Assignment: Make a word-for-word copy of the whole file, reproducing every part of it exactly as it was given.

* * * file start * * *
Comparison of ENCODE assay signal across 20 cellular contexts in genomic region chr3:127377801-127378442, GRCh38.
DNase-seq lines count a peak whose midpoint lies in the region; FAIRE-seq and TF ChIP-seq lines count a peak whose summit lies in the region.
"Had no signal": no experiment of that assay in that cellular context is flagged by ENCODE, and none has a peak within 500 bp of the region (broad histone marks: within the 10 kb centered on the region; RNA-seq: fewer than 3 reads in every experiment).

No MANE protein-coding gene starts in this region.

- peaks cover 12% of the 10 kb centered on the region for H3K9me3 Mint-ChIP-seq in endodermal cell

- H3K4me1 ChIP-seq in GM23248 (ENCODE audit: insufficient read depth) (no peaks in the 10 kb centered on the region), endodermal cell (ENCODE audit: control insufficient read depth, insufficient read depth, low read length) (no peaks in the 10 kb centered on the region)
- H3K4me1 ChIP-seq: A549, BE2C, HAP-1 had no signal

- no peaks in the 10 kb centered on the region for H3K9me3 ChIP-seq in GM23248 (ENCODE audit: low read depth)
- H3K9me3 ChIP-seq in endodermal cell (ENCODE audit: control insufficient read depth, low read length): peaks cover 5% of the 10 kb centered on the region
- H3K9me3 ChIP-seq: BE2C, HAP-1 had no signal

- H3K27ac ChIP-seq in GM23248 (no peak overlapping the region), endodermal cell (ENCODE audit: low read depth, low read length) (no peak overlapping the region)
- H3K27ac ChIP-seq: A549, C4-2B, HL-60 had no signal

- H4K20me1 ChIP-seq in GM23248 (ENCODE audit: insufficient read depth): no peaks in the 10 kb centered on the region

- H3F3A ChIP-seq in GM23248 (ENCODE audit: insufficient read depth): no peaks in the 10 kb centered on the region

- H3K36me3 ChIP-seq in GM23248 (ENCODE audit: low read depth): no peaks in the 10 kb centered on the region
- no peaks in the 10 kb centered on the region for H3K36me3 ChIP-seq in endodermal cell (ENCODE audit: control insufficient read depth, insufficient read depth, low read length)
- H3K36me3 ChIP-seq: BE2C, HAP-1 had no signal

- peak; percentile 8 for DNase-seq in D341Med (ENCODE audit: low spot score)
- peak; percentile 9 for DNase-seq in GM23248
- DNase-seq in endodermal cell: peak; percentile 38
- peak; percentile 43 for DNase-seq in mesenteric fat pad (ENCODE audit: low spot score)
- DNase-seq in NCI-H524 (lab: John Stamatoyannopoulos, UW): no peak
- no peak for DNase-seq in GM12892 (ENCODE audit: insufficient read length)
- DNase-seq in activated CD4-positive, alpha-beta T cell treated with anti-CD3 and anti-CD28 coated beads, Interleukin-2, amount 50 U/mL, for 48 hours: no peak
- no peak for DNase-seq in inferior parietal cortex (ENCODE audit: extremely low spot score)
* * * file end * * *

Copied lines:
Comparison of ENCODE assay signal across 20 cellular contexts in genomic region chr3:127377801-127378442, GRCh38.
DNase-seq lines count a peak whose midpoint lies in the region; FAIRE-seq and TF ChIP-seq lines count a peak whose summit lies in the region.
"Had no signal": no experiment of that assay in that cellular context is flagged by ENCODE, and none has a peak within 500 bp of the region (broad histone marks: within the 10 kb centered on the region; RNA-seq: fewer than 3 reads in every experiment).

No MANE protein-coding gene starts in this region.

- peaks cover 12% of the 10 kb centered on the region for H3K9me3 Mint-ChIP-seq in endodermal cell

- H3K4me1 ChIP-seq in GM23248 (ENCODE audit: insufficient read depth) (no peaks in the 10 kb centered on the region), endodermal cell (ENCODE audit: control insufficient read depth, insufficient read depth, low read length) (no peaks in the 10 kb centered on the region)
- H3K4me1 ChIP-seq: A549, BE2C, HAP-1 had no signal

- no peaks in the 10 kb centered on the region for H3K9me3 ChIP-seq in GM23248 (ENCODE audit: low read depth)
- H3K9me3 ChIP-seq in endodermal cell (ENCODE audit: control insufficient read depth, low read length): peaks cover 5% of the 10 kb centered on the region
- H3K9me3 ChIP-seq: BE2C, HAP-1 had no signal

- H3K27ac ChIP-seq in GM23248 (no peak overlapping the region), endodermal cell (ENCODE audit: low read depth, low read length) (no peak overlapping the region)
- H3K27ac ChIP-seq: A549, C4-2B, HL-60 had no signal

- H4K20me1 ChIP-seq in GM23248 (ENCODE audit: insufficient read depth): no peaks in the 10 kb centered on the region

- H3F3A ChIP-seq in GM23248 (ENCODE audit: insufficient read depth): no peaks in the 10 kb centered on the region

- H3K36me3 ChIP-seq in GM23248 (ENCODE audit: low read depth): no peaks in the 10 kb centered on the region
- no peaks in the 10 kb centered on the region for H3K36me3 ChIP-seq in endodermal cell (ENCODE audit: control insufficient read depth, insufficient read depth, low read length)
- H3K36me3 ChIP-seq: BE2C, HAP-1 had no signal

- peak; percentile 8 for DNase-seq in D341Med (ENCODE audit: low spot score)
- peak; percentile 9 for DNase-seq in GM23248
- DNase-seq in endodermal cell: peak; percentile 38
- peak; percentile 43 for DNase-seq in mesenteric fat pad (ENCODE audit: low spot score)
- DNase-seq in NCI-H524 (lab: John Stamatoyannopoulos, UW): no peak
- no peak for DNase-seq in GM12892 (ENCODE audit: insufficient read length)
- DNase-seq in activated CD4-positive, alpha-beta T cell treated with anti-CD3 and anti-CD28 coated beads, Interleukin-2, amount 50 U/mL, for 48 hours: no peak
- no peak for DNase-seq in inferior parietal cortex (ENCODE audit: extremely low spot score)